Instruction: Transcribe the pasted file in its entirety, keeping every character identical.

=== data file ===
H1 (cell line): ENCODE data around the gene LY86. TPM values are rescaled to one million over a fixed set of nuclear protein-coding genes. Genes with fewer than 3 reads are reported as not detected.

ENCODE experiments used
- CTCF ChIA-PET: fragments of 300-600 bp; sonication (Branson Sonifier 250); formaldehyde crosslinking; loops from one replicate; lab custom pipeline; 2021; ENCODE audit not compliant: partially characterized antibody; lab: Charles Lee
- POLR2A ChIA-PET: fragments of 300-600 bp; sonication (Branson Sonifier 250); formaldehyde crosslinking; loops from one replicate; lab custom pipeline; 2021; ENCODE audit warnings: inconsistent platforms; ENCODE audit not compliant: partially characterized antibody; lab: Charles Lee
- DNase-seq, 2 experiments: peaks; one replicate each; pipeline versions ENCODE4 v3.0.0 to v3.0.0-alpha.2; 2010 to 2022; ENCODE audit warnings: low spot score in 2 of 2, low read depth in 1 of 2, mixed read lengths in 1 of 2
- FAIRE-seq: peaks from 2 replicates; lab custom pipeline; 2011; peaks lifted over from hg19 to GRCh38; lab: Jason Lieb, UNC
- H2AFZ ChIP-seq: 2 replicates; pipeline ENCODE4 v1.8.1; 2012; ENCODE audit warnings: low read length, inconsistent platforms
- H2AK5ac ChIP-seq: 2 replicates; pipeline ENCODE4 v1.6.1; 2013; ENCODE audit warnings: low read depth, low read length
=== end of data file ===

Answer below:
H1 (cell line): ENCODE data around the gene LY86. TPM values are rescaled to one million over a fixed set of nuclear protein-coding genes. Genes with fewer than 3 reads are reported as not detected.

ENCODE experiments used
- CTCF ChIA-PET: fragments of 300-600 bp; sonication (Branson Sonifier 250); formaldehyde crosslinking; loops from one replicate; lab custom pipeline; 2021; ENCODE audit not compliant: partially characterized antibody; lab: Charles Lee
- POLR2A ChIA-PET: fragments of 300-600 bp; sonication (Branson Sonifier 250); formaldehyde crosslinking; loops from one replicate; lab custom pipeline; 2021; ENCODE audit warnings: inconsistent platforms; ENCODE audit not compliant: partially characterized antibody; lab: Charles Lee
- DNase-seq, 2 experiments: peaks; one replicate each; pipeline versions ENCODE4 v3.0.0 to v3.0.0-alpha.2; 2010 to 2022; ENCODE audit warnings: low spot score in 2 of 2, low read depth in 1 of 2, mixed read lengths in 1 of 2
- FAIRE-seq: peaks from 2 replicates; lab custom pipeline; 2011; peaks lifted over from hg19 to GRCh38; lab: Jason Lieb, UNC
- H2AFZ ChIP-seq: 2 replicates; pipeline ENCODE4 v1.8.1; 2012; ENCODE audit warnings: low read length, inconsistent platforms
- H2AK5ac ChIP-seq: 2 replicates; pipeline ENCODE4 v1.6.1; 2013; ENCODE audit warnings: low read depth, low read length